Customer Service | Help | FAQ | PEP-Easy | Report a Data Error | About
:
Login
Tip: To see definitions for highlighted words…

PEP-Web Tip of the Day

Some important words in PEP Web articles are highlighted when you place your mouse pointer over them. Clicking on the words will display a definition from a psychoanalytic dictionary in a small window.

For the complete list of tips, see PEP-Web Tips on the PEP-Web support page.

Rickman, J. (1957). IV. On Some Of The Standpoints Of Freud And Jung (1928). The International Psycho-Analytical Library, 52(1):32-36.

(1957). The International Psycho-Analytical Library, 52(1):32-36

IV. On Some Of The Standpoints Of Freud And Jung (1928) Book Information Previous Up Next

John Rickman, M.D.

At the ‘Debate’ on ‘The Standpoints of Freud and Jung’ I employed my time in exposition of the discoveries of Freud and took occasion to remark that he had no viewpoint peculiar to himself but worked on that shared by scientists generally, namely, determinism. In science this same determinism they now say fails to explain some events in the atom, so we must now modify our dogmatism or rather dogmatic attitude—born of long success—and say that determinism is not now the one and only standard of science; but returning to the non-determined events in the atom, one wonders how they would have been discovered without a long application of determinist methods, so, for the sake of the future of science (to reduce the chances that people may erringly say a thing is not determined when it is) it behoves us all to work on with the determinist principle, counting it no loss but a gain if by our own efforts we are proved mistaken sometimes and thereby a philosopher is made happy.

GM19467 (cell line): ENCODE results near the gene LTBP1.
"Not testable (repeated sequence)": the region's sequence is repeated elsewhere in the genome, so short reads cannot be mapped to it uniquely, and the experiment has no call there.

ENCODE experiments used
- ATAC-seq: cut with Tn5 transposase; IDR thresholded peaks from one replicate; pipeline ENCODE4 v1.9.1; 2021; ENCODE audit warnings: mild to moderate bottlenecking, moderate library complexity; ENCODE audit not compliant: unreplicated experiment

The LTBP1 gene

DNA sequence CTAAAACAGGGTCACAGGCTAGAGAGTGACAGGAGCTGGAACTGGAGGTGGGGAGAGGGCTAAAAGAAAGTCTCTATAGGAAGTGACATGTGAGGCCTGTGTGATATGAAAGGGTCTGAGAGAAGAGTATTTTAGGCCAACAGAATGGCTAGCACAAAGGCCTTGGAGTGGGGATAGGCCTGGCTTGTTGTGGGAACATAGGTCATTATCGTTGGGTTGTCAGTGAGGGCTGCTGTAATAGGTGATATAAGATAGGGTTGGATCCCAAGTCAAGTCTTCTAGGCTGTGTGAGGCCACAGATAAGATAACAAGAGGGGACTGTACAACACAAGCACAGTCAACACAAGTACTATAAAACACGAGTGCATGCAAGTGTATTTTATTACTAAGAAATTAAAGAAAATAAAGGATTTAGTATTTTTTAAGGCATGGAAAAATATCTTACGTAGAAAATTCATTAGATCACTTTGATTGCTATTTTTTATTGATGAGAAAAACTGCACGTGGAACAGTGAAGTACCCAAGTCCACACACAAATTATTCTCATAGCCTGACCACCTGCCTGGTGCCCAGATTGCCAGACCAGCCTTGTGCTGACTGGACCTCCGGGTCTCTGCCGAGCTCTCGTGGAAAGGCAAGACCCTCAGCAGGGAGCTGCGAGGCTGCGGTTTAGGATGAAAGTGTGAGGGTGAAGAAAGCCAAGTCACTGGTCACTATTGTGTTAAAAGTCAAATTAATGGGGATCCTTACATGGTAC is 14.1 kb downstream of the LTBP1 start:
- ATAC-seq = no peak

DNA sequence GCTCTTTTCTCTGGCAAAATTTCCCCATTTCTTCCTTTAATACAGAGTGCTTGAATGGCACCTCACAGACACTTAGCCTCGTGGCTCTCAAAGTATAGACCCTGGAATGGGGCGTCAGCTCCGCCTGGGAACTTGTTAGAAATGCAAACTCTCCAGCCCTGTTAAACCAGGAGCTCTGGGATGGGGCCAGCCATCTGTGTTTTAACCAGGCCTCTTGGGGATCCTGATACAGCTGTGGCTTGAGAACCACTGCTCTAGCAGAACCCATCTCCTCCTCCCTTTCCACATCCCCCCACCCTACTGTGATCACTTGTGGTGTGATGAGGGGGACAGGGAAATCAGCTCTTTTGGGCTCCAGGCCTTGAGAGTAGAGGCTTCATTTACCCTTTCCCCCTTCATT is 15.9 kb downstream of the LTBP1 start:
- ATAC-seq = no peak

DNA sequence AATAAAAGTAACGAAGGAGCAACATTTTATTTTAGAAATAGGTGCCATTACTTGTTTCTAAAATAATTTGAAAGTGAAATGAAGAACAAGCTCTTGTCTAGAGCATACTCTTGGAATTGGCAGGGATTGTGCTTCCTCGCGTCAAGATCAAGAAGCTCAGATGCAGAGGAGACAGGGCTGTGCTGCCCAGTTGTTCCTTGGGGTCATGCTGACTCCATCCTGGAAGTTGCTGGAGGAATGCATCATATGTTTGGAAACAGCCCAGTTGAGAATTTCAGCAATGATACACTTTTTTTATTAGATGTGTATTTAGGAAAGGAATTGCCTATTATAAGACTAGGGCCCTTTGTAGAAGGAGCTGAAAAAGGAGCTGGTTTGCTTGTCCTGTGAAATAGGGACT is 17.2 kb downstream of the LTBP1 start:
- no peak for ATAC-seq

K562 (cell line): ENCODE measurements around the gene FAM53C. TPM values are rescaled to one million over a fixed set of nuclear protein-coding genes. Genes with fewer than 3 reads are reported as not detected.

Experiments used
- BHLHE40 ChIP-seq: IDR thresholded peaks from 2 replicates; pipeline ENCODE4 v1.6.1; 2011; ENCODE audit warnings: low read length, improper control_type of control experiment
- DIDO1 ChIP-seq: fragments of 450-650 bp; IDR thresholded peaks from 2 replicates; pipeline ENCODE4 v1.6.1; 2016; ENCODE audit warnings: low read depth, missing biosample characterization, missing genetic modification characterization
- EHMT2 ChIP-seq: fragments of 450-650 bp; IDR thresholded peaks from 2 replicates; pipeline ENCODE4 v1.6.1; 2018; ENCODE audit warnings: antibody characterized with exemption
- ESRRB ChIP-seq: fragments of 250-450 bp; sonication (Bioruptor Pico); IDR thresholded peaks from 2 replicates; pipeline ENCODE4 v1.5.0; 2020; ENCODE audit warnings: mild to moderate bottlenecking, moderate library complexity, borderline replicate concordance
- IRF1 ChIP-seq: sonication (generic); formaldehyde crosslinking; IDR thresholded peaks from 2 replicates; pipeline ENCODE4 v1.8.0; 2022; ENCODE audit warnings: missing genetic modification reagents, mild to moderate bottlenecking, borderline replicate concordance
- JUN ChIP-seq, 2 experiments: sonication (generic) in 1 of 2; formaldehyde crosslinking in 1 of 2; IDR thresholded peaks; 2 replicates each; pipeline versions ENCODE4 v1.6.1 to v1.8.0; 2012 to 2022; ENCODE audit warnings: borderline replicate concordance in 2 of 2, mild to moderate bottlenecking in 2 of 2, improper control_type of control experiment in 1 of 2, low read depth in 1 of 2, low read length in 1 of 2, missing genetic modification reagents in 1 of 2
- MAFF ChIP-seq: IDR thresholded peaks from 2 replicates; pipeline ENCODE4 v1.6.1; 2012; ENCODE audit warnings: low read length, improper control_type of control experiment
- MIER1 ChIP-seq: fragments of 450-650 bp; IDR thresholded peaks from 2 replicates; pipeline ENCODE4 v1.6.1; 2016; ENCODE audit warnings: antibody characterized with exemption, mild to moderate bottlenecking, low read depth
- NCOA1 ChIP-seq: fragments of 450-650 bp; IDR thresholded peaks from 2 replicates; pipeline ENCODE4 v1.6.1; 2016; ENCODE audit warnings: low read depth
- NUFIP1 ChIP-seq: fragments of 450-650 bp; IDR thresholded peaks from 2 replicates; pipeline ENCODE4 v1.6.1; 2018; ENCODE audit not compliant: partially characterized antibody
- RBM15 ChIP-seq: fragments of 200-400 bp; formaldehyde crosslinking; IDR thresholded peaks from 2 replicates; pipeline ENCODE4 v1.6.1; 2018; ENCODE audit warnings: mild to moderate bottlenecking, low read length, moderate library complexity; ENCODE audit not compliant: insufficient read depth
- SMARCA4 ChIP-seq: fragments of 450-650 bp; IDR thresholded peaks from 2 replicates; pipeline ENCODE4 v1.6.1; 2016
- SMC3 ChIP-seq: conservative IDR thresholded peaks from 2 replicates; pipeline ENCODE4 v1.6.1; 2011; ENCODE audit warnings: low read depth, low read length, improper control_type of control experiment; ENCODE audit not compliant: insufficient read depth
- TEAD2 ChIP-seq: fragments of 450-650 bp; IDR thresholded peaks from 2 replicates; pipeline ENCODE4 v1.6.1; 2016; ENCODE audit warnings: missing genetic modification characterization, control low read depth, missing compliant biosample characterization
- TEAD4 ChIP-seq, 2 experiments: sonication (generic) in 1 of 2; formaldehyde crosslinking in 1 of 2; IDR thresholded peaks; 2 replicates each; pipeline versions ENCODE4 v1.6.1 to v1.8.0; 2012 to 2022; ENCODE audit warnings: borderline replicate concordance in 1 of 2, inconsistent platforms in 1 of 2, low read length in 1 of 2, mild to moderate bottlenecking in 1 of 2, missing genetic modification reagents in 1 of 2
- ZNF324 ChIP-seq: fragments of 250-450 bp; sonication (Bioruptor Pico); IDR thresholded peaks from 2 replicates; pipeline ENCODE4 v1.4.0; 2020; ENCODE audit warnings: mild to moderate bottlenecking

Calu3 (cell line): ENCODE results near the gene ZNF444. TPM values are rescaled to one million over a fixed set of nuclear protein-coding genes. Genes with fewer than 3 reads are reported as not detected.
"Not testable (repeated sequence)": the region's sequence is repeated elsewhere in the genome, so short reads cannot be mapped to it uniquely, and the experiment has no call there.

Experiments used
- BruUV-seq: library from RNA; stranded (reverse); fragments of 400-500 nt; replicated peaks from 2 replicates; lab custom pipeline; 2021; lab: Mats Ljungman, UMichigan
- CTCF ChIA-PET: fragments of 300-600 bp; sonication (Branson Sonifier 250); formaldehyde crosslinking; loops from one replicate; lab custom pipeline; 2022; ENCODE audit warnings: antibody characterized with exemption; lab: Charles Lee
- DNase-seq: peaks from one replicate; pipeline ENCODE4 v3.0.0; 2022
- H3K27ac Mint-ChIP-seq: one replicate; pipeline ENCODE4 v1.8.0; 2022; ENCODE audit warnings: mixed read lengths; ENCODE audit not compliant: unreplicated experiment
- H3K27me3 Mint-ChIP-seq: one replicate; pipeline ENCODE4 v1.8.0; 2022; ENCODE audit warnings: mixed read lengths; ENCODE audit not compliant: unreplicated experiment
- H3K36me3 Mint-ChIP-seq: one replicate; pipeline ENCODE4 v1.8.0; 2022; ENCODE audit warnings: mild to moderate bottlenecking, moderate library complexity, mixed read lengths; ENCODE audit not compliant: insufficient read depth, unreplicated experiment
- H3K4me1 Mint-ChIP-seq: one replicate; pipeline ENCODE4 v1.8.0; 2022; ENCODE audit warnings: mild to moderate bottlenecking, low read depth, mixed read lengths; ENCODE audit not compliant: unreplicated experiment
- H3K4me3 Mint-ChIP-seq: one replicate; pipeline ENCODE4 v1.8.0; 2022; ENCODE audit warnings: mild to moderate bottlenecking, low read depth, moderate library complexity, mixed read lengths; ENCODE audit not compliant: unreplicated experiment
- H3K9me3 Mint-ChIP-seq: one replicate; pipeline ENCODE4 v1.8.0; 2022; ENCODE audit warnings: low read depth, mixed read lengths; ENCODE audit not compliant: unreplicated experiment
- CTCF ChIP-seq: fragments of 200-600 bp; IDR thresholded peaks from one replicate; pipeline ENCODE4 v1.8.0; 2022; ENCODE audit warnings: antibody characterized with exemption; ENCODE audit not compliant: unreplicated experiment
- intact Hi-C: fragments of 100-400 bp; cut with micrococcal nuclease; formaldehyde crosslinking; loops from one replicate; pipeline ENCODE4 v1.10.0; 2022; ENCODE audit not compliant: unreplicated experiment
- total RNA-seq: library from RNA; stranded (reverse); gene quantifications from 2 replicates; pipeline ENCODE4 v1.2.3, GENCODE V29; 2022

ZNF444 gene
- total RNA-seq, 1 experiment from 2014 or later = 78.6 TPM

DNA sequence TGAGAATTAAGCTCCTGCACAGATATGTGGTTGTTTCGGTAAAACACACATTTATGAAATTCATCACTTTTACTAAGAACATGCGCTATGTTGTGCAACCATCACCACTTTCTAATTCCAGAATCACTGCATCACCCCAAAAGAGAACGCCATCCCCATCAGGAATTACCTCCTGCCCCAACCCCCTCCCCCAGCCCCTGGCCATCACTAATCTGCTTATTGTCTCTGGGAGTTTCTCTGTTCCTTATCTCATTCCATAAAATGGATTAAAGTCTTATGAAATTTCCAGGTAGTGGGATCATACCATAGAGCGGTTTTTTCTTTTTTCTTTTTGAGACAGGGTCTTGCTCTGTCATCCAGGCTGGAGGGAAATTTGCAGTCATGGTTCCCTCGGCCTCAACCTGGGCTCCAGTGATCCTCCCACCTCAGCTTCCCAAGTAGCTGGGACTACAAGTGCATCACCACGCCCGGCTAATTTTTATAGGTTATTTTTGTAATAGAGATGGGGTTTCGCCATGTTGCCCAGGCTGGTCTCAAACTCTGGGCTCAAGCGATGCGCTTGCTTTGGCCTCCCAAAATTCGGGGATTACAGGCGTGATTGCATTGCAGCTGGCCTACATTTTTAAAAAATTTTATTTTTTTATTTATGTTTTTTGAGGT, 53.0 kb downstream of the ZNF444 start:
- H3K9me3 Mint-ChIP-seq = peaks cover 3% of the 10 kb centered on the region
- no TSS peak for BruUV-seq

At the debate before mentioned the topics centred about sexuality. In his Elaboration Dr. Baynes has put his finger on the most important matter of transference on which I confess to have laid too little stress in my exposition. In this phenomenon the Freudian sees evidence of an automatic repetition of infantile attitudes expressing both a desire for sexual gratification and an inhibiting impulse (conscience—also acting automatically).

[This is a summary or excerpt from the full text of the book or article. The full text of the document is available to subscribers.]

Copyright © 2019, Psychoanalytic Electronic Publishing, ISSN 2472-6982 Customer Service | Help | FAQ | Download PEP Bibliography | Report a Data Error | About

WARNING! This text is printed for personal use. It is copyright to the journal in which it originally appeared. It is illegal to redistribute it in any form.